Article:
Turns out paying people a higher wage and giving them more benefits makes them work motivated.
But another move by McDonald's is behind this reversal of fortune for the hamburger chain, which had posted two years of declines through last fall: higher wages and tuition help for employees.
Last year, McDonald's announced it would raise the average hourly rate for workers at the U.S. restaurants it owned to $9.90 from $9.01 starting July 2015, with average wages climbing above $10 per hour by the end of 2016. The company also said it would allow those employees to earn up to five days of paid vacation every year following one year of employment. The goal was to galvanize restaurant staff at a time of major and frequent changes.
And taking a page out of Starbucks' (sbux) book, McDonald's last year also launched its "Archways to Opportunity" set of programs to provide assistance to restaurant employees pursuing their educational goals, whether finishing high school diploma or going to college. Some 5,000 McDonald's workers are currently tapping the program.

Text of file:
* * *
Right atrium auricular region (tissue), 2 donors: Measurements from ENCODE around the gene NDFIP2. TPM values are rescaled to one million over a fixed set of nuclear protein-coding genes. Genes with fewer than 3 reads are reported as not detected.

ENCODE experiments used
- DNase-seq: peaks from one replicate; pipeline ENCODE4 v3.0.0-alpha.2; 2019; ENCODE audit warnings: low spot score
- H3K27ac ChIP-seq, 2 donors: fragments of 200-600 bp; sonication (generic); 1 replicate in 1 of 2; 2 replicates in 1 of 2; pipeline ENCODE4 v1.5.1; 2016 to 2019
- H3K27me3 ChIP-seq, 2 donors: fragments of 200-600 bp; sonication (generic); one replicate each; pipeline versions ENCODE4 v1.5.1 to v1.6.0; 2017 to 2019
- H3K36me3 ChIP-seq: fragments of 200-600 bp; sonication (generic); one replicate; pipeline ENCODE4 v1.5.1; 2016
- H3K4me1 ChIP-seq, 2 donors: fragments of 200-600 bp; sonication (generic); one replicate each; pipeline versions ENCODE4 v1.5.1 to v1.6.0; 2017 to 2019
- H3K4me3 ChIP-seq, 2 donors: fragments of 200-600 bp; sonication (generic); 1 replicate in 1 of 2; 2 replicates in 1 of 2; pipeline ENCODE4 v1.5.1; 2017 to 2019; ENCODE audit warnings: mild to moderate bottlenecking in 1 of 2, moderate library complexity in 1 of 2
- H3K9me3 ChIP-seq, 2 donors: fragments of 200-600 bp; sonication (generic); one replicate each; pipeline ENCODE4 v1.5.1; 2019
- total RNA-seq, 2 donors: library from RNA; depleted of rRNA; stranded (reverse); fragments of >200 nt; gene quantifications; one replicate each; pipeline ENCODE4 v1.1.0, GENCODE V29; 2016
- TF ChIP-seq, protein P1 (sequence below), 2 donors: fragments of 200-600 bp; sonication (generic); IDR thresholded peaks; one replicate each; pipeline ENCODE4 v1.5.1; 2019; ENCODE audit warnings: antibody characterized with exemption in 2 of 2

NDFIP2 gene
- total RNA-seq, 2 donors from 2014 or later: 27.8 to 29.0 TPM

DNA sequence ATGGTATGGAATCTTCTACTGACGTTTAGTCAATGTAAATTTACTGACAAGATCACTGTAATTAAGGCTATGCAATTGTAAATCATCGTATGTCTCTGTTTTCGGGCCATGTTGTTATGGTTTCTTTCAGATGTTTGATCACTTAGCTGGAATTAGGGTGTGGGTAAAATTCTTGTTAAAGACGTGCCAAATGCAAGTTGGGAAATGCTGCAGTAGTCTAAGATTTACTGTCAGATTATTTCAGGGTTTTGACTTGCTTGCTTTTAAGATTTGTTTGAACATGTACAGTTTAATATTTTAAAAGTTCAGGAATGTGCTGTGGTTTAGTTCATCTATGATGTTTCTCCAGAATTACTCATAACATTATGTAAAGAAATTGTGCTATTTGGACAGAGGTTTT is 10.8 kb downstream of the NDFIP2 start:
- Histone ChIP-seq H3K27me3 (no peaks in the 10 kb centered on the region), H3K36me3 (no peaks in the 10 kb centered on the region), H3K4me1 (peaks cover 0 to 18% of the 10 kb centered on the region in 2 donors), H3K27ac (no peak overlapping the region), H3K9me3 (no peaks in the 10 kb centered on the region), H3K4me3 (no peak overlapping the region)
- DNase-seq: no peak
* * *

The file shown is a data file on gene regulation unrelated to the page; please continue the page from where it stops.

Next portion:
Such moves are reducing the loss of good workers, and helping McDonald's improve order accuracy, speed of service and the overall impression customers have of service, McDonald's CEO Steve Easterbrook told Wall Street analysts on Friday on a call to discuss the company's quarterly results. (McDonald's sales at U.S. restaurants open at least a year rose 5.4%.)
"The improvements we made to our compensation and benefits package to employees in U.S.-company operated restaurants, along with expanding Archways to Opportunity ... have resulted in lower crew turnover and higher customers satisfaction scores," Easterbrook said.
He added: "Customers in the U.S. are noticing a difference." Easterbrook said customer satisfaction scores have rise 6 percentage points in the last year.
His counterparts at Walmart (wmt) have also said the raises (the lowest wage at Walmart is $10) at that retailer have helped lower turnover, and improved customer satisfaction by given workers more incentives. Walmart has also seen U.S. comparable sales rise for several quarters.
It's worth noting though that the wages at Walmart and McDonald's remain very far from the $15 level many advocates and government officials are pushing for. Still, so far the raises seem enough to get employees on board to help with the huge task of keeping these chains' turnaround going.